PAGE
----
The requirement for all women to wear head-scarves, the hijab, or
a veil, is suggested by Sura 33:59:
"O Prophet! speak to thy wives and to thy daughters, and to the wives of the Faithful, that they let their veils fall low. Thus will they more easily be known, and they will not be affronted. God is Indulgent, Merciful!"
In the Hadith, caliph Omar seems to claim credit
for this development:
"Volume 1, Book 8, Number 395:
"My Lord agreed with me in three things:.
. .And as regards the (verse of) the veiling of the women, I said,
'O Allah's Apostle! I wish you ordered your wives to cover
themselves from the men because good and bad ones talk to them.' So
the verse of the veiling of the women was revealed." (Sahih al-Bukhari,
Volume 1, Book 8, 395).
This affords interesting insight into the authorial process: if
indeed there is a heavenly exemplar of the Koran, is there also a
heavenly exemplar of Omar, making helpful suggestions for improvements?
It is unclear whether the 'veil' of Sura 33:53 is worn, or pertains to
the furnishings, as in a veiled alcove. Veils are mentioned also in Sura 24:31:
"And speak to the believing women that they refrain
their eyes, and observe continence; and that they display not their
ornaments, except those which are external; and that they throw
their veils over their bosoms, and display not their ornaments,
except to their husbands or their fathers, or their husbands’
fathers, or their sons, or their husbands’ sons, or their brothers,
or their brothers’ sons, or their sisters’ sons, or their women, or
their slaves, or male domestics who have no natural force, or to
children who note not women’s nakedness." (Sura 24:31).
It would appear that, whatever form of the veil was introduced by
Mohammed, it was sufficiently robust to prevent identification of the
wearer. Aisha is the speaker: "'He saw my form and came and stood over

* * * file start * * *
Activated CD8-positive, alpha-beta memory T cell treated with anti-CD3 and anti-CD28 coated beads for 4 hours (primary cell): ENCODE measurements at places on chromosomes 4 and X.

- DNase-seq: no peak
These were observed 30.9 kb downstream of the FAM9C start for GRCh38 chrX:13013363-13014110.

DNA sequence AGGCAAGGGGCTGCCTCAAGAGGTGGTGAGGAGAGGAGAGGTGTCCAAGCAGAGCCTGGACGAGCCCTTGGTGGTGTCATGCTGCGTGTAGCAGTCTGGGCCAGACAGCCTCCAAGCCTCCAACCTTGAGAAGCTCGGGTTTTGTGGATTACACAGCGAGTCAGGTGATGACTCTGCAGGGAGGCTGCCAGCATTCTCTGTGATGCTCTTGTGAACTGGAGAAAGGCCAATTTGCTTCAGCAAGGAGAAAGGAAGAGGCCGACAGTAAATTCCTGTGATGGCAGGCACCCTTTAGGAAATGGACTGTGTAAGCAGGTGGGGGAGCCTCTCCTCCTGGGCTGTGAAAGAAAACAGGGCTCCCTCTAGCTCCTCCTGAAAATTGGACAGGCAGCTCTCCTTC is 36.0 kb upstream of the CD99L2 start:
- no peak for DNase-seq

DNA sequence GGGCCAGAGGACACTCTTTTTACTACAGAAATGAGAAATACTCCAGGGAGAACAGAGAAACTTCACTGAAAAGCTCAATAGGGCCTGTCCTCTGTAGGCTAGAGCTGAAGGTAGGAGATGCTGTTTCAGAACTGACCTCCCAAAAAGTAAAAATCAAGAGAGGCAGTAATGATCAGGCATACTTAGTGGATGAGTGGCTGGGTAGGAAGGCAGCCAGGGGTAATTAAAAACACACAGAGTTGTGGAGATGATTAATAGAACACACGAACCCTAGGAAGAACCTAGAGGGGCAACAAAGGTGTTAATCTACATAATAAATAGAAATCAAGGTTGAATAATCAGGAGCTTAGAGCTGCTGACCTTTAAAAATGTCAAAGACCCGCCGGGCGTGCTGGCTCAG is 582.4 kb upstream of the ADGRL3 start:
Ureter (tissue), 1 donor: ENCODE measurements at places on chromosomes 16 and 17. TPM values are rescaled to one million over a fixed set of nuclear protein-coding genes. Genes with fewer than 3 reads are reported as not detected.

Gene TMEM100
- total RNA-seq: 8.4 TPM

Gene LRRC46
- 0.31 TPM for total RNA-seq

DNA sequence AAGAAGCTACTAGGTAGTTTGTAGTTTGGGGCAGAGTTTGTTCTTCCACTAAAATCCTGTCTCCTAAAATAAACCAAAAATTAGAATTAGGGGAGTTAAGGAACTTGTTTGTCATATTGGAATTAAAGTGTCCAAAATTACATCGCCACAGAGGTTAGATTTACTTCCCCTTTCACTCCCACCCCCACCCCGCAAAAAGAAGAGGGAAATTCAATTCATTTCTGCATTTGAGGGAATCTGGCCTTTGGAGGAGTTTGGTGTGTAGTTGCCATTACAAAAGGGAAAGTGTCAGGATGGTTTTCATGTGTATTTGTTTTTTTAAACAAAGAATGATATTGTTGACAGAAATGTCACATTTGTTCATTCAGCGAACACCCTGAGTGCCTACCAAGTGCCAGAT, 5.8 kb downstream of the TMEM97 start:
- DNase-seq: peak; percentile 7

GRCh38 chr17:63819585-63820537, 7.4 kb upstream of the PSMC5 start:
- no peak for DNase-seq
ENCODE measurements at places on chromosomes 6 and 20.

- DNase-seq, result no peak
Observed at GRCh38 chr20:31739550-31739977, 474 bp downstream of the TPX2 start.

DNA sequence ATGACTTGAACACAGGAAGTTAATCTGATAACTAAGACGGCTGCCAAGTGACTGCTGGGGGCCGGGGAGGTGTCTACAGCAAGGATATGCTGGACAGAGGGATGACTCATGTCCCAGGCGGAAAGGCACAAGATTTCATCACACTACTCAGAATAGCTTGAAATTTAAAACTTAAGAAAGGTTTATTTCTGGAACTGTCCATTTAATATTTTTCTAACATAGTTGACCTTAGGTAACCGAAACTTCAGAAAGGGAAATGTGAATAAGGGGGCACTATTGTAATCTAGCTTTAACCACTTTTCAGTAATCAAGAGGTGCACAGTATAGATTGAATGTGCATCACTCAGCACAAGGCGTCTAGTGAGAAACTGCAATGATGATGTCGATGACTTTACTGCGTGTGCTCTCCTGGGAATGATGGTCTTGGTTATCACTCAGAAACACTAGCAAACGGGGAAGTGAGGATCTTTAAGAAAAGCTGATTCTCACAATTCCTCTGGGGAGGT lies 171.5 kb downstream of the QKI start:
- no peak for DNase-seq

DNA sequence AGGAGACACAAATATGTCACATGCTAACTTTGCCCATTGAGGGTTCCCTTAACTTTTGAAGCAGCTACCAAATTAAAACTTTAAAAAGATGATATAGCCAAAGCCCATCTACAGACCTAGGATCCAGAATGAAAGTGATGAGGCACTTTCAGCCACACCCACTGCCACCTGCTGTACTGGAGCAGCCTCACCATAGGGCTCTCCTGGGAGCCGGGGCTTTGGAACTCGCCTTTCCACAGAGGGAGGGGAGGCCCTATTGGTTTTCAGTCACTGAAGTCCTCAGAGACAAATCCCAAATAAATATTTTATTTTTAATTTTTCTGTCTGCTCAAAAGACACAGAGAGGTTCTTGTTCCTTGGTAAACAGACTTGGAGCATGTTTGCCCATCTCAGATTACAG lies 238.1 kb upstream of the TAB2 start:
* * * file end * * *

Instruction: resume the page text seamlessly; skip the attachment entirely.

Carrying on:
me. He used to see me before the veil was prescribed for us, so when he
saw me he exclaimed in astonishment 'The apostle's wife' while I was
wrapped in my garments.'" (The Life of Muhammad, A Translation of Ishaq's Sirat Rasul Allah,
A. Guillaume, p. 494). Aisha's words suggest that if this individual had
joined the believing community only after the veil was prescribed, he
would not have had any basis for recognizing her as the prophet's wife.
Evidently some Arab women were veiled, from the time of the Talmud,
which is pre-Islamic: "Arabians may go out in their long veils and
Medians in their mantillas; so may even all women go out, but the sages
spoke of existing customs." (The Babylonian Talmud, edited by Michael L.
Rodkinson, Volume I, Tract Sabbath, Chapter VI, Mishna VI, Kindle
If head-veiling was not native to Mecca, from whom might it have been
borrowed? Several of the neighboring peoples practiced some form of it,
for instance the Parthians: "Tiridates arrived at Neapolis with his
wife, who all through their journey had worn a golden helmet with a
visor that covered her face in place of a veil, 'so as not to defy the
traditions of her country by letting her face be seen,' said Dio." (The
Great Fire of Rome, Stephen Dando-Collins, p. 178). Perhaps there is
even some Byzantine influence, because a similar expectation appears in
1 Corinthians 11, though it is unclear if there is any legacy. Since the
major influence on Mohammed seems to have been the Jewish tribes of
Medina, any influence from neighboring civilizations was probably
mediated through this channel.
Even beyond head-veiling, some of the practices which prevent
women in Islamic societies from leading full and fulfilled lives
have a heritage in neighboring civilizations. Pagan historian Cornelius Nepos mentions sequestration of women
as a Greek, versus a Roman, custom:
"On the other hand, many things in our habits are decorous, which are by them considered unbecoming; for what Roman is ashamed to bring his wife to a feast, or whose consort does not occupy the best room in the house, and live in the midst of company? But in Greece the case is far otherwise; for a wife is neither admitted to a feast, except among relations, nor does she sit anywhere but in the innermost apartment of the house, which is called the gynaeconitis, and into which nobody goes who is not connected with her by near relationship."
(Nepos, Cornelius (2017-02-12). Delphi Complete Works of
Cornelius Nepos (Illustrated) (Delphi Ancient Classics Book 76)
(Kindle Locations 93-97).)
What Mohammed added to this existing cultural inheritance was the
purported voice of God, commanding it for all time. Any correction of
borrowed cultural norms which had the unintended consequence of
constraining and limiting the lives of one half of humanity became
Nowadays in the West some women are 'liberated' from the
requirement of wearing a head-scarf. . .by being compelled not to wear head-scarves, even if
they wish to do so! For example, the violently secular socialist
government of Turkey sought to stamp out the veil for women, alongside
the fez for men: